I am embarrassed by how long it took me to discover carnitas, or “little meats” that are usually braised then roasted, and are as far I quickly became concerned, the very best thing to pile on a blistered corn tortilla. I had my first one just a couple years ago. I was pregnant at the time and protein-rich foods were ten times as delicious as they normally were so when I became obsessed with having another, and then another, I chalked it up to baby madness. But that kid is now two, and my carnita fixation has gone nowhere. (And no, people, I’m not pregnant. In fact, I’m pouring whiskey into my coffee as we speak, just like I always do after preschool drop-offs.)
The only thing greater than my love for carnitas was my wonderment as to how they were made. I imagined that getting a flavor so complex, and a texture so nuanced — somehow fork tender in the center and caramelized to a crunch at the edges — was best left to the experts, and so I continued to pay a tremendous markup in a city not known for excellence-on-a-taco because I knew I’d never pull it off as well at home. You could have knocked me over with a feather when I learned that one of the most famous recipes for carnitas has but three ingredients: pork, water and salt. Three! I still can’t get over it. I tell people about this all of the time — vegetarians, even, who nod politely; my husband, who thinks it’s cool, but perhaps a little less than I do; this old lady on the crosstown bus who heard me talking about them on the phone… But wait, there’s more: not only do you only need three ingredients to make carnitas, the cooking technique is kind of brilliant. The meat braises in the water and salt (this is the tenderizing part) for a few hours and then, once the water cooks off, it fries itself in its own rendered fat (thus creating those addictive crisp ends). Did you just get hungry too?
This isn’t to say that you can’t add more ingredients to the pot. In her first book, Lisa Fain who you may know from her blog Homesick Texan, cooks her carnitas in a little salt and fresh-squeezed lime and orange juices (i.e. it takes a margarita bath; I’m only a little jealous) plus some cumin and garlic, thus so do I as I defer to her on all matters Tex-Mex. The flavors are gentle enough that they don’t overwhelm the pork, but amazing enough that you’ll probably be fishing “tasters” out of the pot long before you share them with others.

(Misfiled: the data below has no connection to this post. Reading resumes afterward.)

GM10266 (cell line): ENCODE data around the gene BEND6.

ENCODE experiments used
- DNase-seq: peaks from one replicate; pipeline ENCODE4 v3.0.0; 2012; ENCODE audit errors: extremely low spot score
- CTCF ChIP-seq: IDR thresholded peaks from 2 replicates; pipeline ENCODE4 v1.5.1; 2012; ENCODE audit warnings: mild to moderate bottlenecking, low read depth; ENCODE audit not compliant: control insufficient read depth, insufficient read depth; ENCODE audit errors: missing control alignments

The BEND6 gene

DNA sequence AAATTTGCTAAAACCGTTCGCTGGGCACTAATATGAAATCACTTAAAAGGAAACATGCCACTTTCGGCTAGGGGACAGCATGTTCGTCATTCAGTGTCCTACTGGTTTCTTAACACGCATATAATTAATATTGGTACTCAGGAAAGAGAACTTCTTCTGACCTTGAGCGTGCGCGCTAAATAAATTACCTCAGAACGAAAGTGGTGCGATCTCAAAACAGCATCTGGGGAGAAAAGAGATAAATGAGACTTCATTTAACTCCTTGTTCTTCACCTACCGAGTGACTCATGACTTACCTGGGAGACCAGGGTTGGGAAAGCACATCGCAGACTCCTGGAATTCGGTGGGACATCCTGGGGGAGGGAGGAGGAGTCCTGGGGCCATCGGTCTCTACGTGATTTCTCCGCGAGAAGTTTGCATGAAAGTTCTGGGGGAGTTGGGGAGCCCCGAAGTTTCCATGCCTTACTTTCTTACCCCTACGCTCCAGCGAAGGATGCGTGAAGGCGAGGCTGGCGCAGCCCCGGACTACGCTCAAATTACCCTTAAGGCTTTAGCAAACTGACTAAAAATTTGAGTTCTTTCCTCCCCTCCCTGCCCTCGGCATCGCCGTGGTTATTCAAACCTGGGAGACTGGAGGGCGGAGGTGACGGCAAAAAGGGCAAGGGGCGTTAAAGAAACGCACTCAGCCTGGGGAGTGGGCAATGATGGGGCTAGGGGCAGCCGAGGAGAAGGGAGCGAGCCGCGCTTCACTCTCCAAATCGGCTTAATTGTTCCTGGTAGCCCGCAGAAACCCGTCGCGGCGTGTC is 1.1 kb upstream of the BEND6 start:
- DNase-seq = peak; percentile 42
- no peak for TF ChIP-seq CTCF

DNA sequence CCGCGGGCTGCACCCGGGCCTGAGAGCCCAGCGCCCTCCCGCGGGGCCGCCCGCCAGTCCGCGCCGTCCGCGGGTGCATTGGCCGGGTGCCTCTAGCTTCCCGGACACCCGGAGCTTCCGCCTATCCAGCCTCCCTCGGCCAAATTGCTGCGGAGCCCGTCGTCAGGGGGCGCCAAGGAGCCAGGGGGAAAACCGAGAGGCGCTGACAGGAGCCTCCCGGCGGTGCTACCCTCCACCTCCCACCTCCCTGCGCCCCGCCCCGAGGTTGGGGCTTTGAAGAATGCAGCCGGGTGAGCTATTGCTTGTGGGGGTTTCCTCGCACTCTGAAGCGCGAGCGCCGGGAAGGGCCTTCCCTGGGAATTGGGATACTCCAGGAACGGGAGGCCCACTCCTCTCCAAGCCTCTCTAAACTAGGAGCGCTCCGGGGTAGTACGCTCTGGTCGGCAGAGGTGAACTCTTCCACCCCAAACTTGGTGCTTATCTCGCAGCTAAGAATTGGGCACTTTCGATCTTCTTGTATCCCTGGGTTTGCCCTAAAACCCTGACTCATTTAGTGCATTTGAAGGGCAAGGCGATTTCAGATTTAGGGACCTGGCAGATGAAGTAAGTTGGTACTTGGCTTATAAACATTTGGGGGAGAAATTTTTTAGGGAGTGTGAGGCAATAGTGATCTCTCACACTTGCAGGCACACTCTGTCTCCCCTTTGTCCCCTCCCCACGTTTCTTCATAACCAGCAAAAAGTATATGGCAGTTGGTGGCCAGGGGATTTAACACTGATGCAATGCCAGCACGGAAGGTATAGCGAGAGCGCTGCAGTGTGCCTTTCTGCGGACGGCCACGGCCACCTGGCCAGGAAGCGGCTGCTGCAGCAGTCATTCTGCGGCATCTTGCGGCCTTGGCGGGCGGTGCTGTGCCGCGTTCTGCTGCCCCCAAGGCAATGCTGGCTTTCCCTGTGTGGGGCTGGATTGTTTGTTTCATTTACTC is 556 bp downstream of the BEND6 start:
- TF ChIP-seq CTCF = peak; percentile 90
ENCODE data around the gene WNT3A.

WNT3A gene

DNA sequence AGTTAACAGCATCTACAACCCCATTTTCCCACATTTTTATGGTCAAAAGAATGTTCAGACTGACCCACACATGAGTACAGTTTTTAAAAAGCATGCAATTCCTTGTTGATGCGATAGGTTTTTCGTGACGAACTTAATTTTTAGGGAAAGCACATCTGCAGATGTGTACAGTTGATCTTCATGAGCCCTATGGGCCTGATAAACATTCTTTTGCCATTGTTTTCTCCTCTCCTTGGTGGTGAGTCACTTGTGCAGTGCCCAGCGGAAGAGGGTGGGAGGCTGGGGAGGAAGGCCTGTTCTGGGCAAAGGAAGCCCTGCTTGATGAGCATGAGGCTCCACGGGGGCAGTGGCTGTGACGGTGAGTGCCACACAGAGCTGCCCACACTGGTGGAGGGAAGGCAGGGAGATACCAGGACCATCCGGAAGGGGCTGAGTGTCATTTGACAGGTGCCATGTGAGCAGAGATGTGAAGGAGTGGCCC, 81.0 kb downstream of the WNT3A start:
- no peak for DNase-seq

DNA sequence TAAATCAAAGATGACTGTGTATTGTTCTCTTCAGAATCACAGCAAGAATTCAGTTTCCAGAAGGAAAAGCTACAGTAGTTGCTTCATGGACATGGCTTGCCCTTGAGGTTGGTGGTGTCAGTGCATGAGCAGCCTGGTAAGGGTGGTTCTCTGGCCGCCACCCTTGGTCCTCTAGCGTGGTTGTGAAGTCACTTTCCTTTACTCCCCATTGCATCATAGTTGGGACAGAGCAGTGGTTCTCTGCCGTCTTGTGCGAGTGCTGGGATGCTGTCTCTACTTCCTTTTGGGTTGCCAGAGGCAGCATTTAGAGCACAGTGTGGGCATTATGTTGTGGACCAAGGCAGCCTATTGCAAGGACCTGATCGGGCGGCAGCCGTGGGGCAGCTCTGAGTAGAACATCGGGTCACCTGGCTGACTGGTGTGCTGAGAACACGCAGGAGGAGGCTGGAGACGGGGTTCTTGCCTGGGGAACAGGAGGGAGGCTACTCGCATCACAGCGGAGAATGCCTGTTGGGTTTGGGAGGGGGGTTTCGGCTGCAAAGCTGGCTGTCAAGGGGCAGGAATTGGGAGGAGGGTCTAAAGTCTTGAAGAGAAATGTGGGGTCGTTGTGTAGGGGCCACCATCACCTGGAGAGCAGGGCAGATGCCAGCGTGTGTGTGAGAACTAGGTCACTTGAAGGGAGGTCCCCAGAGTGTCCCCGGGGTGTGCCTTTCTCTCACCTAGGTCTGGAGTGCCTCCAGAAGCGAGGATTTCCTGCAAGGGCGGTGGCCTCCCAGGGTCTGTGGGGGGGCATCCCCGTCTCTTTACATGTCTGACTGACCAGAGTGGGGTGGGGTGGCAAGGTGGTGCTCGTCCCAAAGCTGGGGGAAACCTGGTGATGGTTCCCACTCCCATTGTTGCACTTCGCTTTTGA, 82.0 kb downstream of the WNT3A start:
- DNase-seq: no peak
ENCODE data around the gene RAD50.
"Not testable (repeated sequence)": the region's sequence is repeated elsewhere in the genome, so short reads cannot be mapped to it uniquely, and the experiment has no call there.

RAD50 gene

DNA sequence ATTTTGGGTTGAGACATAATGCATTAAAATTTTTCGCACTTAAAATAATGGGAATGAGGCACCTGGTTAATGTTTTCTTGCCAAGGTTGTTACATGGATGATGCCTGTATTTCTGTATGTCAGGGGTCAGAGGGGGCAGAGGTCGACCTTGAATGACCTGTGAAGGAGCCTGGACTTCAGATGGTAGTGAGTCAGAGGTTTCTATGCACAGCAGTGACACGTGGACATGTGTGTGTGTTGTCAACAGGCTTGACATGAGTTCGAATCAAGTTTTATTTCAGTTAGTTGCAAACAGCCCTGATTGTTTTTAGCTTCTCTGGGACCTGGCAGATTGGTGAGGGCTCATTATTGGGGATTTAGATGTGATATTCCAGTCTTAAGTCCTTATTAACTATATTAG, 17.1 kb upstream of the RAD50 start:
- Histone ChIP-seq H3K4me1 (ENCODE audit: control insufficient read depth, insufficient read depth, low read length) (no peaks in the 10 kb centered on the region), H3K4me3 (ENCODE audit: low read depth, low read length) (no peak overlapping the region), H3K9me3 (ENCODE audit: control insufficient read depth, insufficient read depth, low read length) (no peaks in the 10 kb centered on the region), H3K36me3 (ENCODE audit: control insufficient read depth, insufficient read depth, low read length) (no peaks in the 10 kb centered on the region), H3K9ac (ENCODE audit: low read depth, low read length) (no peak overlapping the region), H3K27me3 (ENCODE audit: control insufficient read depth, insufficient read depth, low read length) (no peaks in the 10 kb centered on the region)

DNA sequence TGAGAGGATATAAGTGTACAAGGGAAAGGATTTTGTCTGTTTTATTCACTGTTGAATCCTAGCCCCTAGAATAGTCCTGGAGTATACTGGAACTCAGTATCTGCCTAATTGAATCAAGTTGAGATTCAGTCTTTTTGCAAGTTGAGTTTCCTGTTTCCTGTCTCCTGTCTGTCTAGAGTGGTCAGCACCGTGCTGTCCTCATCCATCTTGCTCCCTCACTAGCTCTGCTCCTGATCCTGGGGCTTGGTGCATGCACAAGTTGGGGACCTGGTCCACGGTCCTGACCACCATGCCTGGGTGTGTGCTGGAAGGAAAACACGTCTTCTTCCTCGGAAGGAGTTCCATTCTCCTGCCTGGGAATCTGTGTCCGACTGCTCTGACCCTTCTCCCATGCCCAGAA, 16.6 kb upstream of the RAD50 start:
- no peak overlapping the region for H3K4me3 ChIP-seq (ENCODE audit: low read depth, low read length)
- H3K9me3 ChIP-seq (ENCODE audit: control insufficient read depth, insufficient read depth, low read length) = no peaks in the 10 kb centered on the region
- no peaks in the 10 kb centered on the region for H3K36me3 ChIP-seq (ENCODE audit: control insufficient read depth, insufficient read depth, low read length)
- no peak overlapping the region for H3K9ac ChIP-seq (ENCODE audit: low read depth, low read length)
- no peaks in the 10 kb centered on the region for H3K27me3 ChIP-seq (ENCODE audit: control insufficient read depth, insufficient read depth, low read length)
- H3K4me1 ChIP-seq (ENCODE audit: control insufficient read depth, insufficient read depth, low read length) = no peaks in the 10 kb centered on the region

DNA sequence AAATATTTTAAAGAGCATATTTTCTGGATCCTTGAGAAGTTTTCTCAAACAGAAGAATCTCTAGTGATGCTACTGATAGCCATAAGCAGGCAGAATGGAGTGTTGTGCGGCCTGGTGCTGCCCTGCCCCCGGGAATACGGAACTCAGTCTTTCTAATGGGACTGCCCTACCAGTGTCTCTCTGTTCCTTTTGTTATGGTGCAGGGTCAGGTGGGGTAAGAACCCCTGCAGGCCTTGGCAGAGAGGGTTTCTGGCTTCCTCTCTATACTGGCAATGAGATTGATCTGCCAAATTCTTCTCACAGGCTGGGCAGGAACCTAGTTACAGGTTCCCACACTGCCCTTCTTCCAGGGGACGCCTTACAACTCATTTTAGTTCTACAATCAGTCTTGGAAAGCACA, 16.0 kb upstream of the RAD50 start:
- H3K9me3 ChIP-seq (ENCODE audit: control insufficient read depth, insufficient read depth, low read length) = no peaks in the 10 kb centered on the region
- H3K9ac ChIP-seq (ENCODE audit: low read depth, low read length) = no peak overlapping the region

The book, by the way, is fantastic. The day I got it, I stopped what I was doing (likely, chasing Jacob around the apartment with a comb in a feeble attempt to “civilize” his mop) and read the whole book, cover to cover and was overwhelmed with a desire to book a flight to Texas. If you wept when Friday Night Lights ended, this is your book. If you you were hoping to get your Tex-Mex cookery to the next level, this is your book. If you need another slaw recipe (and you know, I always do) there’s a fine one with a jalapeno buttermilk dressing within that we pretty much inhaled with our carnitas. And if you were looking for a great way to spend the afternoon of a Friday half day at work, buy some beers, make this soup, this pudding and these carnitas and invite your friends over. I can think of no finer way to usher in the weekend.
One year ago: Spicy Squash Salad with Lentils and Goat Cheese, Buckeyes and Spaghetti with Chickpeas
Two years ago: Baked Chicken Meatballs and Salted Brown Butter Crispy Treats
Three years ago: Peanut Butter Crispy Treats, Spaghetti with Swiss Chard and Garlic Chips and Pepita Brittle and Cottage Cheese Pancakes
Four years ago: Sweet Potato and Sausage Soup, Cranberry, Caramel and Almond Tart and Chicken with Forty Cloves of Garlic
Five years ago: Easiest Baked Mac-and-Cheese, Bretzel Rolls and Stewed Lentils and Tomatoes
Homesick Texan Carnitas
Adapted, just barely, from The Homesick Texan Cookbook
3 pounds boneless pork shoulder or pork butt, cut into 2-inch cubes
1/2 cup orange juice
1/4 cup lime juice (from about 2 to 3 limes)
4 cloves garlic, peeled and crushed
1 teaspoon ground cumin
1 teaspoon Kosher salt, plus more to taste
Place the pork in a large Dutch oven or heavy pot. Add the orange juice, lime juice, garlic, cumin, salt and enough water to just barely cover the meat. Bring the pot to a boil and then reduce the heat to a simmer. Simmer uncovered for two hours. Don’t touch the meat.
After two hours, increase the heat to medium-high and while occasionally stirring and turning the pieces, continue to cook for about 45 minutes, or until all of the liquid has evaporated, leaving only the rendered pork fat. Let it sizzle in this fat long enough to brown at the edges, turning pieces gently (they’ll be eager to fall apart), only as needed.
When pork has browned on both sides, it’s ready. Adjust seasonings to taste and serve on warmed tortillas with fixings.